Cervical cancer: Govt must focus on awareness, prevention

Soaring cervical cancer cases in india
India leads the world in cervical cancer cases and deaths which highlights the need for a paradigm shift towards preventive healthcare for women.

Cervical cancer, often described as a silent killer, remains overshadowed as the world grapples with medical emergencies like pandemics. The disease affects women of various ages, socioeconomic statuses, and geographical regions. Cervical cancer impacts the lower part of the uterus, the cervix, and typically shows no symptoms in the early stages. However, women should be vigilant about symptoms like abnormal vaginal bleeding, pelvic pain, and unusual discharge, which should prompt them to seek a comprehensive medical examination and diagnosis.

To reduce their and their children’s risk of Human HPV infection and associated cancers, women need to be informed about the HPV vaccine. The relative survival rate for early-detected cancer is 91%, compared with 60% for late diagnoses. Early detection significantly enhances the chances of a full recovery and effective treatment. Women are encouraged to prioritise their reproductive health and to access healthcare services, including screenings, vaccinations, and necessary treatments, by raising awareness about cervical cancer.

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Women can choose their preferred method of cervical cancer screening by understanding the differences between HPV testing and Pap smears. HPV tests identify high-risk HPV strains that can lead to cervical cancer, while Pap smears detect abnormal cell changes in the cervix. A tailored screening strategy may be beneficial based on their age, personal preferences, and risk factors. The fifth round of the National Family Health Survey (NFHS-5), conducted from 2019 to 2021, included a specific question on cervical cancer screenings, asking women, “Have you ever undergone a screening test for cervical cancer?” Only 1.2% of the 765,805 women aged 15 to 49 who responded had undergone a cervical cancer screening.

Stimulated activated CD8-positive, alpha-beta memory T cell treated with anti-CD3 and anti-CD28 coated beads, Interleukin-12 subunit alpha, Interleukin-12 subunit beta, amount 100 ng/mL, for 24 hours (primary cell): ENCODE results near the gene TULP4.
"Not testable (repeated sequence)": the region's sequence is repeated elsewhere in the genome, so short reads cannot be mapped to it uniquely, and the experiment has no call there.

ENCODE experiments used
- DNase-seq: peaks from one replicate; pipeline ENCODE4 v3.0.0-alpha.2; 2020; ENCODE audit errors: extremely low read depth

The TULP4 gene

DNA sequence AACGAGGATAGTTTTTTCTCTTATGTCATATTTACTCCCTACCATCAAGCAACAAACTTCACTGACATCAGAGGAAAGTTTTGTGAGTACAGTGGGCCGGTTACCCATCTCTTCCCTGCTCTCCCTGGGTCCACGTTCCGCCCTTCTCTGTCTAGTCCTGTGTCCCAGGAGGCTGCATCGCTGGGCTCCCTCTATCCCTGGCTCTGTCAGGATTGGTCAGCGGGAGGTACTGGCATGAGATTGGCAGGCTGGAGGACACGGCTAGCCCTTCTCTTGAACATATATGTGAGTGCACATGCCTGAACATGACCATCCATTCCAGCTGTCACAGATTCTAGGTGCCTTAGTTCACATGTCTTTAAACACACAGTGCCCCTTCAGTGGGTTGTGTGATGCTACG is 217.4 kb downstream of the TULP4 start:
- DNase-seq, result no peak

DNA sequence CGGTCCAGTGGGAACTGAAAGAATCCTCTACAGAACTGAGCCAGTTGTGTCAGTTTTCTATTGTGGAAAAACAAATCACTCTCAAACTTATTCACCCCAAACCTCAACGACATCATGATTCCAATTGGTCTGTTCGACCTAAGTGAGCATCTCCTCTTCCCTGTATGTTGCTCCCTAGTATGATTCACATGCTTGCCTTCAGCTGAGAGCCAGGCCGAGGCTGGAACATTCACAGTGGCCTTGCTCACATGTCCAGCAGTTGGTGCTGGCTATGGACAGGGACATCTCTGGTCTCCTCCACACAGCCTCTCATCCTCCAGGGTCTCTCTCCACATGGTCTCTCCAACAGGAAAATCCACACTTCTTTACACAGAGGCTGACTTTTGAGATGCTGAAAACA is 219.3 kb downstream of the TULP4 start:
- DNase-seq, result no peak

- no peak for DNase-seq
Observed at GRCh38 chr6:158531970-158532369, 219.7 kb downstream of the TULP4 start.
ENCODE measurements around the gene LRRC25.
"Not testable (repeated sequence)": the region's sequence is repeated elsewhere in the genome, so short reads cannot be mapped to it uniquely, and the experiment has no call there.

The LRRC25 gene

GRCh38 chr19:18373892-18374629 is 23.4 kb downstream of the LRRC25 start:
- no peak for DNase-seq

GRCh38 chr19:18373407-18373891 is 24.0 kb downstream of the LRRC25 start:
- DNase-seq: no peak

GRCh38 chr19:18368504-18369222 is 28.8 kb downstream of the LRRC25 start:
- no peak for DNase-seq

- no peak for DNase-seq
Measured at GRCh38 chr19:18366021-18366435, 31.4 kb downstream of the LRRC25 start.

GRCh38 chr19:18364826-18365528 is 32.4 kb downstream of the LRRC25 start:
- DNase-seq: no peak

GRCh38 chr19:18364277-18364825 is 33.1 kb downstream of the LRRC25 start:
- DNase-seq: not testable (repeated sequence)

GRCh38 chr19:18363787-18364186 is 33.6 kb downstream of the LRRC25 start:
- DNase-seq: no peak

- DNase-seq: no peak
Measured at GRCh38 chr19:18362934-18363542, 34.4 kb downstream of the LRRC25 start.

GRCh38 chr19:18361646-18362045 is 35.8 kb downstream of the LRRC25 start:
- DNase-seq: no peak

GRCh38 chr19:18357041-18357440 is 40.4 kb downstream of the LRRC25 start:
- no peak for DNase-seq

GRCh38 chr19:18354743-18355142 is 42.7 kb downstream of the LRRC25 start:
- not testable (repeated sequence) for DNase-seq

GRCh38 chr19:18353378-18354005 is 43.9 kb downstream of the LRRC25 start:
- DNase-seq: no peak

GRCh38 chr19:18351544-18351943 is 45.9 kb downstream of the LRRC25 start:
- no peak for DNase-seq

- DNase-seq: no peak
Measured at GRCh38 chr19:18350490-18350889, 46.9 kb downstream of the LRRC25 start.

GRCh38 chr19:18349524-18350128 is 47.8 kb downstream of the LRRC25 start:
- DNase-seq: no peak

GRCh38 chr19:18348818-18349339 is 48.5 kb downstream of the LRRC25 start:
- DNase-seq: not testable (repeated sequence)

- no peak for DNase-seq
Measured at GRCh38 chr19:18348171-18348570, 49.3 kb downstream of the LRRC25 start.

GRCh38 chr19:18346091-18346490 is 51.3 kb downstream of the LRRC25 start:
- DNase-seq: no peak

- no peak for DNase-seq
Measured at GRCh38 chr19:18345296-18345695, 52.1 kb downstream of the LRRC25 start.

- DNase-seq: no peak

Government’s commitment to women’s health

In the 2024 Interim Budget, the government announced a focus on vaccinating girls between the ages of 9 and 14 against cervical cancer. This programme reflects the commitment to addressing women’s health issues, particularly those related to cervical cancer, and preventive healthcare. By targeting this age group, the government seeks to protect individuals from HPV before potential exposure through sexual activity, emphasising the importance of preventing cervical cancer and how vaccinations can reduce the incidence of the disease. For this purpose, the interim Budget 2024–2025 allocated Rs 87,656.90 crore to the department of health and family welfare. The HPV vaccine is currently available in private hospitals at a cost of up to Rs 4,000 per dose.

Relative proportion (%) of cancer patients

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Sexual behaviors linked to an increased risk of cervical cancer include having multiple sexual partners, early marriage, and poor genital hygiene. Additionally, cofactors such as smoking and prolonged use of contraceptives increase susceptibility to Human Papillomavirus (HPV) infection, the primary risk factor for cervical cancer.